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bcd
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Posted: 10/3/2011 9:00:51 AM
[Last Edit: 10/3/2011 9:07:34 AM by bcd]

Clearly superior ? Not a factor ?

Please support your choice with suitable facts.



Raizo_Sekai
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Posted: 10/3/2011 9:50:04 AM
most people do not shoot enough to notice a difference.
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mathecb
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Posted: 10/3/2011 9:53:50 AM
Just another way of rifling a barrel.......nothing special.
Life's too short to shoot ugly rifles.
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evlblkwpnz
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Posted: 10/3/2011 10:52:23 AM
I have owned CHF Noveske and Centurion Arms barrels. They are extremely accurate with the ammos that I have used (the best being Federal XM193). I can only imagine how well they would do with some match ammo. My Colt 6940 and Colt SOCOM barrels are nearly as accurate with the same ammo, but I can tell the difference when they start getting hot. IMO, this is where the benefit of a barrel that is machined from a M249 SAW blank is evident. YMMV....
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hotbiggun42
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Posted: 10/3/2011 11:26:53 AM
I have a Noveske N4 and a BCM with a std barrel and the Noveske is more accurate.
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chibajoe
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Posted: 10/3/2011 12:06:26 PM
[Last Edit: 10/3/2011 12:13:16 PM by chibajoe]
It is a manufacturing process that brings down the per unit cost of making barrels, for a given tolerance; the process itself has no bearing on how good or shitty a barrel will shoot. As a manufacturer, it increases the profit margin for a given barrel at a particular price point. If you can somehow convince stupid people that the barrel (which costs you less to make) is somehow better than the exact same barrel made using a different process, then you can even increase your profit margin by charging a premium for the cheaper (to make) barrels.
Logan09
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Posted: 10/3/2011 12:54:22 PM
[Last Edit: 10/3/2011 2:06:31 PM by Logan09]
Originally Posted By chibajoe:
It is a manufacturing process that brings down the per unit cost of making barrels, for a given tolerance; the process itself has no bearing on how good or shitty a barrel will shoot. As a manufacturer, it increases the profit margin for a given barrel at a particular price point. If you can somehow convince stupid people that the barrel (which costs you less to make) is somehow better than the exact same barrel made using a different process, then you can even increase your profit margin by charging a premium for the cheaper (to make) barrels.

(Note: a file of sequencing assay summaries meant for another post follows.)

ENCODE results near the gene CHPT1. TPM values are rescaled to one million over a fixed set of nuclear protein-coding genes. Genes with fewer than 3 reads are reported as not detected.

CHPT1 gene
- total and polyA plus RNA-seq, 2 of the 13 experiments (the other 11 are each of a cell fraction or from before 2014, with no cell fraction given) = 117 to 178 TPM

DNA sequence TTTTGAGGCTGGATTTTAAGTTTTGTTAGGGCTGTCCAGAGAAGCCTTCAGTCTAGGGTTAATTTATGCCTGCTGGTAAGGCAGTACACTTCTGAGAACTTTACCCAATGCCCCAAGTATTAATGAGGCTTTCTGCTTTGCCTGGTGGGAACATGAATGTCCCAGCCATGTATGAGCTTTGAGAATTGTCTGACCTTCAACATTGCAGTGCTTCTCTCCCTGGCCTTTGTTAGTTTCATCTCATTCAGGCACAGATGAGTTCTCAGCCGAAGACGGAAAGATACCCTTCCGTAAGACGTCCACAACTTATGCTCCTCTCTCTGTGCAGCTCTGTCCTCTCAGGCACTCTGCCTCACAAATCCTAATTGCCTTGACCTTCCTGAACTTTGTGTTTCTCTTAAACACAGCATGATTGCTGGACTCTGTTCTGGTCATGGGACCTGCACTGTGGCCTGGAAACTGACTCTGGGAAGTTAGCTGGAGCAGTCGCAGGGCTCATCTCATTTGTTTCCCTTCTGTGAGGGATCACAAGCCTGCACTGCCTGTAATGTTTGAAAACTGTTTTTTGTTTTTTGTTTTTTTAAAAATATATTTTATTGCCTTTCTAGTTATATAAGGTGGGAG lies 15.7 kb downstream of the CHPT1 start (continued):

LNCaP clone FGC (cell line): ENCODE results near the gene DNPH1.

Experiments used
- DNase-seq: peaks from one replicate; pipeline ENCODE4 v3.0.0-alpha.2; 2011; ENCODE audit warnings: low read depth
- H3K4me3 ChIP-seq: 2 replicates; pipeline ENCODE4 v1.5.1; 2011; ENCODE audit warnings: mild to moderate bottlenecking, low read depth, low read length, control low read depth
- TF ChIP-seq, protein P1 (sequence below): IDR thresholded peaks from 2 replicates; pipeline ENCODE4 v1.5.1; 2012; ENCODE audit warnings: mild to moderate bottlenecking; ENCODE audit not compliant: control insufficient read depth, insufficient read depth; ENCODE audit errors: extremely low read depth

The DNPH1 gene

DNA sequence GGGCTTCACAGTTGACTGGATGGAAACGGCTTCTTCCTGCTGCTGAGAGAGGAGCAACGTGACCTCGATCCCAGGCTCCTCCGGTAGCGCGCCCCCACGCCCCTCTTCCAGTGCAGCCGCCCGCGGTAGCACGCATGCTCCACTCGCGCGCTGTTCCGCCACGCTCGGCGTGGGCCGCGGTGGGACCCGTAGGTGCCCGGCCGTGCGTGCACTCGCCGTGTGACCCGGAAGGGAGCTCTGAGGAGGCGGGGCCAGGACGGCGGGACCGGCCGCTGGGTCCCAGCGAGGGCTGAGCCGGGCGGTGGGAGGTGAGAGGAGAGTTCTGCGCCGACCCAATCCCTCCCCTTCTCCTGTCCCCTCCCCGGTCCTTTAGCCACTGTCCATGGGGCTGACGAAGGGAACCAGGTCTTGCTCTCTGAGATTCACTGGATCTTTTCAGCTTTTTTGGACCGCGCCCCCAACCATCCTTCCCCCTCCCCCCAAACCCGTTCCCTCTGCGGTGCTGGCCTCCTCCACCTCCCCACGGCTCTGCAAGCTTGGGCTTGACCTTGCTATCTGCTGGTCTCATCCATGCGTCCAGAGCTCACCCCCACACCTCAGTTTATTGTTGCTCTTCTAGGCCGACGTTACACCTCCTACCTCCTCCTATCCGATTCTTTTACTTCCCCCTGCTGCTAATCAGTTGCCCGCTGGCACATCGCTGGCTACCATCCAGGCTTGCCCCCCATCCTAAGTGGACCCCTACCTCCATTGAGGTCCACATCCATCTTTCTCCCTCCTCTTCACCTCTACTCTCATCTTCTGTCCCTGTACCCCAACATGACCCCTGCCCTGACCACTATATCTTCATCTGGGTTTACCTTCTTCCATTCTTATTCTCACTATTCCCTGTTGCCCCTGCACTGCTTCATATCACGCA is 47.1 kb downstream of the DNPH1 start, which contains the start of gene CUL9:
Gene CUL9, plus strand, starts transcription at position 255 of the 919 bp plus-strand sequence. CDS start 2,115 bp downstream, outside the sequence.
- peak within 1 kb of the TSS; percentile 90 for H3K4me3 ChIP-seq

Exactly, people don't seem to realize this. Hammer forging a barrel doesn't make it more accurate(That's up to the skill of the person making it). It's a cheaper way to produce barrels in large quantities. What make's it more expensive is the cost of the machinery. But if your making several thousand barrels a year it's worth it. See AK's. I think people just think it's some new amazing thing that just happened with AR15's but it's been around for a long time with other gun makers. It's a marketing hype, and won't make your barrel any better.
durabo
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Posted: 10/3/2011 12:55:04 PM
Originally Posted By evlblkwpnz:
I have owned CHF Noveske and Centurion Arms barrels. They are extremely accurate with the ammos that I have used (the best being Federal XM193). I can only imagine how well they would do with some match ammo. My Colt 6940 and Colt SOCOM barrels are nearly as accurate with the same ammo, but I can tell the difference when they start getting hot. IMO, this is where the benefit of a barrel that is machined from a M249 SAW blank is evident. YMMV....


OP said nothing about SAW blanks.
evlblkwpnz
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Posted: 10/3/2011 12:57:29 PM
Originally Posted By chibajoe:
It is a manufacturing process that brings down the per unit cost of making barrels, for a given tolerance; the process itself has no bearing on how good or shitty a barrel will shoot. As a manufacturer, it increases the profit margin for a given barrel at a particular price point. If you can somehow convince stupid people that the barrel (which costs you less to make) is somehow better than the exact same barrel made using a different process, then you can even increase your profit margin by charging a premium for the cheaper (to make) barrels.

Ignorance MUST be bliss.
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durabo
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Posted: 10/3/2011 12:57:53 PM
Interesting to not that many users in the poll voted that it is superior yet none have commented on why it is with data.